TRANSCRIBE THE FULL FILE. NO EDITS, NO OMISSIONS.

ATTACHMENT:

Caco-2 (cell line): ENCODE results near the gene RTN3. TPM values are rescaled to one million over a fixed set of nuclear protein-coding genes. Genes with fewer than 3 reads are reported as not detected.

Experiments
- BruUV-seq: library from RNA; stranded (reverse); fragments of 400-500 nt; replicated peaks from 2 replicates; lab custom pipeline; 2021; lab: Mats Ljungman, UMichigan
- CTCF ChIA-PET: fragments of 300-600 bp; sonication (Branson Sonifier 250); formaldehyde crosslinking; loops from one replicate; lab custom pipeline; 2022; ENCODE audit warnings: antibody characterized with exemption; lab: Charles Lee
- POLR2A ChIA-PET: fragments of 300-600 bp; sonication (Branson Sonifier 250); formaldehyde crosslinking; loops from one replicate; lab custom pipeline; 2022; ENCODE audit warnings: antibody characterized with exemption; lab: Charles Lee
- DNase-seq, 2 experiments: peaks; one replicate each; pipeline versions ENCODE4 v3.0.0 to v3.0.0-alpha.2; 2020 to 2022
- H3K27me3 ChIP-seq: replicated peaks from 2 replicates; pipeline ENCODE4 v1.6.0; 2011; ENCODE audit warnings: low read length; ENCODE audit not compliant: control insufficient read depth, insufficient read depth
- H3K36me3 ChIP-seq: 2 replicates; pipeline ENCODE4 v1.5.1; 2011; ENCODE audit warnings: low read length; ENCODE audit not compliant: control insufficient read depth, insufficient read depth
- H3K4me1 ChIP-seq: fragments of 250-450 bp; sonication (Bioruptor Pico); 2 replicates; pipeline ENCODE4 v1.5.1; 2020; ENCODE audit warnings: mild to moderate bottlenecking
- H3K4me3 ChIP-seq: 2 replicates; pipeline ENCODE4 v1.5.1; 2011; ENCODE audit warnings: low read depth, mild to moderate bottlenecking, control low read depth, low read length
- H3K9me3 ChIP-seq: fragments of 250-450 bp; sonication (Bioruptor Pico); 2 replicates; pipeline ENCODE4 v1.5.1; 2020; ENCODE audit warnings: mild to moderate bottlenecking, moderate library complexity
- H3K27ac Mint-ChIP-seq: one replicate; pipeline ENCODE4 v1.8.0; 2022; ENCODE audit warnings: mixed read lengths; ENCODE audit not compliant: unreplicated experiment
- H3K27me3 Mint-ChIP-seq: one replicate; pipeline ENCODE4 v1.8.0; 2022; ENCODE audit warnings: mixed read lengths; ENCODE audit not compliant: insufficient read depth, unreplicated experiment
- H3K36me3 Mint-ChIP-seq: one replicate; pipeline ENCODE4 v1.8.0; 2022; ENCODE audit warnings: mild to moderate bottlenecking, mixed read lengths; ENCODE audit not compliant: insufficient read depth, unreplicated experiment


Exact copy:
Caco-2 (cell line): ENCODE results near the gene RTN3. TPM values are rescaled to one million over a fixed set of nuclear protein-coding genes. Genes with fewer than 3 reads are reported as not detected.

Experiments
- BruUV-seq: library from RNA; stranded (reverse); fragments of 400-500 nt; replicated peaks from 2 replicates; lab custom pipeline; 2021; lab: Mats Ljungman, UMichigan
- CTCF ChIA-PET: fragments of 300-600 bp; sonication (Branson Sonifier 250); formaldehyde crosslinking; loops from one replicate; lab custom pipeline; 2022; ENCODE audit warnings: antibody characterized with exemption; lab: Charles Lee
- POLR2A ChIA-PET: fragments of 300-600 bp; sonication (Branson Sonifier 250); formaldehyde crosslinking; loops from one replicate; lab custom pipeline; 2022; ENCODE audit warnings: antibody characterized with exemption; lab: Charles Lee
- DNase-seq, 2 experiments: peaks; one replicate each; pipeline versions ENCODE4 v3.0.0 to v3.0.0-alpha.2; 2020 to 2022
- H3K27me3 ChIP-seq: replicated peaks from 2 replicates; pipeline ENCODE4 v1.6.0; 2011; ENCODE audit warnings: low read length; ENCODE audit not compliant: control insufficient read depth, insufficient read depth
- H3K36me3 ChIP-seq: 2 replicates; pipeline ENCODE4 v1.5.1; 2011; ENCODE audit warnings: low read length; ENCODE audit not compliant: control insufficient read depth, insufficient read depth
- H3K4me1 ChIP-seq: fragments of 250-450 bp; sonication (Bioruptor Pico); 2 replicates; pipeline ENCODE4 v1.5.1; 2020; ENCODE audit warnings: mild to moderate bottlenecking
- H3K4me3 ChIP-seq: 2 replicates; pipeline ENCODE4 v1.5.1; 2011; ENCODE audit warnings: low read depth, mild to moderate bottlenecking, control low read depth, low read length
- H3K9me3 ChIP-seq: fragments of 250-450 bp; sonication (Bioruptor Pico); 2 replicates; pipeline ENCODE4 v1.5.1; 2020; ENCODE audit warnings: mild to moderate bottlenecking, moderate library complexity
- H3K27ac Mint-ChIP-seq: one replicate; pipeline ENCODE4 v1.8.0; 2022; ENCODE audit warnings: mixed read lengths; ENCODE audit not compliant: unreplicated experiment
- H3K27me3 Mint-ChIP-seq: one replicate; pipeline ENCODE4 v1.8.0; 2022; ENCODE audit warnings: mixed read lengths; ENCODE audit not compliant: insufficient read depth, unreplicated experiment
- H3K36me3 Mint-ChIP-seq: one replicate; pipeline ENCODE4 v1.8.0; 2022; ENCODE audit warnings: mild to moderate bottlenecking, mixed read lengths; ENCODE audit not compliant: insufficient read depth, unreplicated experiment